into the chamber. The door swung open and he moved to the closest
bench. Attite armor had other interesting possibilities but they
focused on what it achieved to get them off the hell hole. The only
dysfunction, not that he considered it that, concerning the attites
was regarding the fact that they would replicate spontaneously
using mineral composites found in the body. Tests had to be
conducted regularly to ensure individuals were not low on certain
vitamins or minerals. Some scientists worried that attites would
overflow in their bodies, but they were reassured that the data had
been based on normal cellular rejuvenation. The results showed
there were never more attites than cells.

Around him several other scientists were
quietly working at benches that spread out in all directions,
ignoring him. He was known as “Gator-man,” who was more worried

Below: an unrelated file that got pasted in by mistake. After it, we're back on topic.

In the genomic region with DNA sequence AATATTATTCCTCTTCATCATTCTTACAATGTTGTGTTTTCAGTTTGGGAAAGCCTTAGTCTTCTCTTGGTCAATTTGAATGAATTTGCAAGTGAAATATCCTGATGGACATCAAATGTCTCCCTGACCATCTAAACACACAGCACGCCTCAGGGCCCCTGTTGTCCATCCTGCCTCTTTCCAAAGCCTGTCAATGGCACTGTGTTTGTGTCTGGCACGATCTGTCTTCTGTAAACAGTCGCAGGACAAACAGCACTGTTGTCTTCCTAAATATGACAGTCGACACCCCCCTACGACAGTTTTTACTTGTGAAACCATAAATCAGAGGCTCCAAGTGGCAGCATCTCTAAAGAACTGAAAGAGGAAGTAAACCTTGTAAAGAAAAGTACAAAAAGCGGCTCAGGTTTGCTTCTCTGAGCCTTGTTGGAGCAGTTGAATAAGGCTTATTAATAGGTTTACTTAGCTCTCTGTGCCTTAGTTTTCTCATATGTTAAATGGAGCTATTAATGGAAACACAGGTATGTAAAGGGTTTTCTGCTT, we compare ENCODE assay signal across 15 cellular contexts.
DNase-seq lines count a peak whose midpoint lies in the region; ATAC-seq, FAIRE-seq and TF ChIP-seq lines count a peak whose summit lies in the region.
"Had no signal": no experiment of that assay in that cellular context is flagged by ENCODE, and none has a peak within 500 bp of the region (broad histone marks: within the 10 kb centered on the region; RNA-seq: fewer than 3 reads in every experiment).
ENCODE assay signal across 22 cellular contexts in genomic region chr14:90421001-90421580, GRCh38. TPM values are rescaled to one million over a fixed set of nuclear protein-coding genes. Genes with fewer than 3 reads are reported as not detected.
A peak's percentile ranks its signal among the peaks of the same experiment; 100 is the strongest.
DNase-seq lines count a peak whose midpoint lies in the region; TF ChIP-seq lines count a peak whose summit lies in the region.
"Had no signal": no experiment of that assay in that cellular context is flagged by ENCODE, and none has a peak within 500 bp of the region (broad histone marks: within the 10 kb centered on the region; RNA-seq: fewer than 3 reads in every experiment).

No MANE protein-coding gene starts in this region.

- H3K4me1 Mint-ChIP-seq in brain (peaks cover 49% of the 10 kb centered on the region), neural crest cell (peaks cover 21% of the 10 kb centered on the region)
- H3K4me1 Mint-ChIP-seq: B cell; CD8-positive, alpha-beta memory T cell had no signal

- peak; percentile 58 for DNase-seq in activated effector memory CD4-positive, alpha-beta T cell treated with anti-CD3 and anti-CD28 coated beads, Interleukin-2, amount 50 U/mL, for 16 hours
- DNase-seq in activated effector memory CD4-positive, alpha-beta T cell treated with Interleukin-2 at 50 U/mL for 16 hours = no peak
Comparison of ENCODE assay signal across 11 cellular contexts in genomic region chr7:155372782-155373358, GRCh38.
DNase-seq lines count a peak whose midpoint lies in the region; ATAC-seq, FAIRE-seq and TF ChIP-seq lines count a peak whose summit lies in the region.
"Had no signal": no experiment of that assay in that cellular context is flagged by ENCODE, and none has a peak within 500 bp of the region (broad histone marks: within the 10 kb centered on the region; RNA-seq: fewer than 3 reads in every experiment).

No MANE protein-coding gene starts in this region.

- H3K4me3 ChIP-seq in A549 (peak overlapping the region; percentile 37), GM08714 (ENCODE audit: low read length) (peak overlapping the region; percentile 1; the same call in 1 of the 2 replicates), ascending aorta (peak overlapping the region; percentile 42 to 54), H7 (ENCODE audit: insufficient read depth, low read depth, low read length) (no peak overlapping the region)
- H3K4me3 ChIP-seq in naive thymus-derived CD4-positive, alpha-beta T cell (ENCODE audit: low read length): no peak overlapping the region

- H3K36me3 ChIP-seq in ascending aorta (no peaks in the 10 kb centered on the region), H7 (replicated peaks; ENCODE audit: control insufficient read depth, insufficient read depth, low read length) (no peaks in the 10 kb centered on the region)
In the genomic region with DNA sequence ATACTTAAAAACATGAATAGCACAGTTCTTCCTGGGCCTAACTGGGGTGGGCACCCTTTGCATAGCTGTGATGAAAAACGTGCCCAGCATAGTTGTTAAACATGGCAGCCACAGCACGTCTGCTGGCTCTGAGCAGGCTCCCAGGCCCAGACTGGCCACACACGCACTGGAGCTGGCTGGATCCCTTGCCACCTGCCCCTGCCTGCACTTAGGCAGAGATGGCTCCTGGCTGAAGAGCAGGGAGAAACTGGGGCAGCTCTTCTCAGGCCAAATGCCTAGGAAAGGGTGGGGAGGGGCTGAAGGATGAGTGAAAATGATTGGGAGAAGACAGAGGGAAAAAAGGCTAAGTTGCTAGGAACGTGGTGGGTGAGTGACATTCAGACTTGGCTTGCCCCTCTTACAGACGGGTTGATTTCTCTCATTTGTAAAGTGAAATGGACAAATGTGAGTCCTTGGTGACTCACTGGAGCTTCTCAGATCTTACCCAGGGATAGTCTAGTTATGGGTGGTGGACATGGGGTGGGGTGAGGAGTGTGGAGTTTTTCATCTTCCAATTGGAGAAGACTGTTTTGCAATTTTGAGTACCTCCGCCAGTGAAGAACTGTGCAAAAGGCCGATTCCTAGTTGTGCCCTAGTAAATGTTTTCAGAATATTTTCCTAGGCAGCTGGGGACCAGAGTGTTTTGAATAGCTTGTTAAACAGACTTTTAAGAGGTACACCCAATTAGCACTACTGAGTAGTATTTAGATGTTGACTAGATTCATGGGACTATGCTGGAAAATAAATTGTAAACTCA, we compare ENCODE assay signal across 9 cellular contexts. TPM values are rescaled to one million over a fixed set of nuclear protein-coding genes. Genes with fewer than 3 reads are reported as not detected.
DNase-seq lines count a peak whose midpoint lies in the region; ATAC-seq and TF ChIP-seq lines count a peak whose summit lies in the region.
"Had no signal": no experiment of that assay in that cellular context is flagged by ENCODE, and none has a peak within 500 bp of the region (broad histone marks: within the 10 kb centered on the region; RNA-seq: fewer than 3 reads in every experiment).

about the animals than people. It was all true and he righted his
gator sign again. Someone kept knocking the image of his face on an
ape’s body down. It was a small token of dedication to Charles
Darwin, as was calling his dog “Charles.” He was used to the snide
remarks and only came to the attite labs to check that his animals
weren’t being used for experimentations. He had been the one who
demanded human trials, and so they made him go with the soldiers to
collect specimens. He considered his colleagues all bastards and
bitches anyway, as they were as cold-hearted as he was in many
ways. At least he loved something other than science. Most loved
themselves more than science anyway. He used the old-school mouse
to bring up his files. His colleagues had given him ancient
technology and had snickered until they realized he wasn’t
frustrated with it. Of course Al simply had his computer whiz
friends put new tech in the old box casings—but they left in the
old tech. Al just made sure he switched over to “his” system and
then back again to the old crap once done.

Other books
El restaurador de arte by Julian Sanchez
Georgie and Her Dragon by Sahara Kelly
Mila's Tale by Laurie King
Bone Idle by Suzette Hill
The Lockwood Concern by John O'Hara
The Amistad Rebellion by Marcus Rediker
Requiem by Clare Francis
Come Sunday Morning by Terry E. Hill